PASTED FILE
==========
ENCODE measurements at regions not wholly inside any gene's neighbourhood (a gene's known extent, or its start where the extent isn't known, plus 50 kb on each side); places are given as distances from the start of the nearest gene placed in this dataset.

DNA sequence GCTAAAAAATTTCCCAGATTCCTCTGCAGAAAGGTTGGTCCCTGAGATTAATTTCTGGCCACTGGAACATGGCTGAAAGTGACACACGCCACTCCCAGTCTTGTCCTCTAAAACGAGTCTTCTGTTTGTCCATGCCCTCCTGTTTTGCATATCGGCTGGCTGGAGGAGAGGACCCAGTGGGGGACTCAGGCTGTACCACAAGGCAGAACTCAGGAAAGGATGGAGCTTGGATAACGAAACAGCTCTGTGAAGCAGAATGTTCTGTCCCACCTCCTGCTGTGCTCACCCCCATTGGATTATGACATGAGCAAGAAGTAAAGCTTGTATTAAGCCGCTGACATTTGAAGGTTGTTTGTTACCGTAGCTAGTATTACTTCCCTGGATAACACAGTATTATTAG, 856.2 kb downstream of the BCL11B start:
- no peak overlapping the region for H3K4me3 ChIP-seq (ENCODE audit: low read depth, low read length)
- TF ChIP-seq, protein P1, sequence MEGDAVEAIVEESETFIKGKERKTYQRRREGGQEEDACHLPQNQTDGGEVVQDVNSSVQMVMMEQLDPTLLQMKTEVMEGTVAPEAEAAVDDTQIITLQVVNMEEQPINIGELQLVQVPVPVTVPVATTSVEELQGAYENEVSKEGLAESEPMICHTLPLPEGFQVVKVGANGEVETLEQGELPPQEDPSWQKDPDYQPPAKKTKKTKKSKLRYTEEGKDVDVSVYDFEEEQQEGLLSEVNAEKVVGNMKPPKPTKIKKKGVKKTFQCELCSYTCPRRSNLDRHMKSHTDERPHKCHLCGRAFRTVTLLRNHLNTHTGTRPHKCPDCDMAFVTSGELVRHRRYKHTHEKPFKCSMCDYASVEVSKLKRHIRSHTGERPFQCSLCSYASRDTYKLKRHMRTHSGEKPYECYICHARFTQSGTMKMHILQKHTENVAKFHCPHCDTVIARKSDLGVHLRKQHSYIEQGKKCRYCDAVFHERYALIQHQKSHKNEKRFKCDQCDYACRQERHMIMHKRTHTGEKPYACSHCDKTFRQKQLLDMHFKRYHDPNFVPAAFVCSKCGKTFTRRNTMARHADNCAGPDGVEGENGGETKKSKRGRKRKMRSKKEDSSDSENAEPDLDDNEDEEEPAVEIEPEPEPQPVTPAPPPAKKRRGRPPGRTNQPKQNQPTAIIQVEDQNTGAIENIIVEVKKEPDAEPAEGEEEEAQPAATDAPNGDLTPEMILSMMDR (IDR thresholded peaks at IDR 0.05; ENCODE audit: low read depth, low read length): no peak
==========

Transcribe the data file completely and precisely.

ENCODE measurements at regions not wholly inside any gene's neighbourhood (a gene's known extent, or its start where the extent isn't known, plus 50 kb on each side); places are given as distances from the start of the nearest gene placed in this dataset.

DNA sequence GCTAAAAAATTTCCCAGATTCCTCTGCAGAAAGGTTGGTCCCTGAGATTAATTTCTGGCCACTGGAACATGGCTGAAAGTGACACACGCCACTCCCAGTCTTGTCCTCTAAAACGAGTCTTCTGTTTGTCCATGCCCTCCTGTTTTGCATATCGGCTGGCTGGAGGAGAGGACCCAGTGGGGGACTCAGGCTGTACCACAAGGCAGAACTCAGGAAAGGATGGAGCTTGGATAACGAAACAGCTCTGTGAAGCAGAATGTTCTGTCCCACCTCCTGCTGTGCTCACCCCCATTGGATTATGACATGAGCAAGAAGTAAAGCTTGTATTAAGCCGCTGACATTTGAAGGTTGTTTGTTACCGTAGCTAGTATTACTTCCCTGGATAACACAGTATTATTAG, 856.2 kb downstream of the BCL11B start:
- no peak overlapping the region for H3K4me3 ChIP-seq (ENCODE audit: low read depth, low read length)
- TF ChIP-seq, protein P1, sequence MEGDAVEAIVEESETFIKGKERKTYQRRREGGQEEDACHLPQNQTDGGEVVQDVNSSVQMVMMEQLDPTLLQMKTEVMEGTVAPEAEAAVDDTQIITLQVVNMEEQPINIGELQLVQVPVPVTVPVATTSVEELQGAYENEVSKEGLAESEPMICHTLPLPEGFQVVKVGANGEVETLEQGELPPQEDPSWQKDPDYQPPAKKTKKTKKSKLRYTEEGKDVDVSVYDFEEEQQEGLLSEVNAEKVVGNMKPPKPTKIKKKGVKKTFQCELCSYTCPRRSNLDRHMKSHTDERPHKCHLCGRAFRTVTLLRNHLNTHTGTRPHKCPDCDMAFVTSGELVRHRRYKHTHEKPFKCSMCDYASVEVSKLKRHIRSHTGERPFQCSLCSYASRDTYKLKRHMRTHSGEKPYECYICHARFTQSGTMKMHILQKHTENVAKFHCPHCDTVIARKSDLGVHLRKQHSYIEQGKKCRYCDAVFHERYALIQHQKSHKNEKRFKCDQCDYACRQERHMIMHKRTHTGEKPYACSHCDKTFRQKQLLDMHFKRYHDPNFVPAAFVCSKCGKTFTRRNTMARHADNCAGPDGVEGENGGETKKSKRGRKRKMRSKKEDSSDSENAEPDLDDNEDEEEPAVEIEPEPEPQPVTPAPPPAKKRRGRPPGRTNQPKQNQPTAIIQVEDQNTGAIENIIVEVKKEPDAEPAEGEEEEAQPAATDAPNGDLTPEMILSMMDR (IDR thresholded peaks at IDR 0.05; ENCODE audit: low read depth, low read length): no peak